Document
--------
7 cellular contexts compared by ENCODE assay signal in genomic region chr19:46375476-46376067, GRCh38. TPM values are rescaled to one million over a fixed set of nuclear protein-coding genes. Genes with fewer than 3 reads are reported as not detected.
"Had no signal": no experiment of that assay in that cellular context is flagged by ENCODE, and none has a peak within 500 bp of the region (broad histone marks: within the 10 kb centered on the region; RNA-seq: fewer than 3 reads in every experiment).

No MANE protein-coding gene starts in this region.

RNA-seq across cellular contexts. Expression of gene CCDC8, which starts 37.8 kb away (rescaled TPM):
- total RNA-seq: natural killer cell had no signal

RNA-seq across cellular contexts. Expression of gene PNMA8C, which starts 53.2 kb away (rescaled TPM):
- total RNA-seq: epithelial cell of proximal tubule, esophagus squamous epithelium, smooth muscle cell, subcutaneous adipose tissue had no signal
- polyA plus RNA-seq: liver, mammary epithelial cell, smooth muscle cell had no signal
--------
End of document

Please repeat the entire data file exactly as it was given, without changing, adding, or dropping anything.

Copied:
7 cellular contexts compared by ENCODE assay signal in genomic region chr19:46375476-46376067, GRCh38. TPM values are rescaled to one million over a fixed set of nuclear protein-coding genes. Genes with fewer than 3 reads are reported as not detected.
"Had no signal": no experiment of that assay in that cellular context is flagged by ENCODE, and none has a peak within 500 bp of the region (broad histone marks: within the 10 kb centered on the region; RNA-seq: fewer than 3 reads in every experiment).

No MANE protein-coding gene starts in this region.

RNA-seq across cellular contexts. Expression of gene CCDC8, which starts 37.8 kb away (rescaled TPM):
- total RNA-seq: natural killer cell had no signal

RNA-seq across cellular contexts. Expression of gene PNMA8C, which starts 53.2 kb away (rescaled TPM):
- total RNA-seq: epithelial cell of proximal tubule, esophagus squamous epithelium, smooth muscle cell, subcutaneous adipose tissue had no signal
- polyA plus RNA-seq: liver, mammary epithelial cell, smooth muscle cell had no signal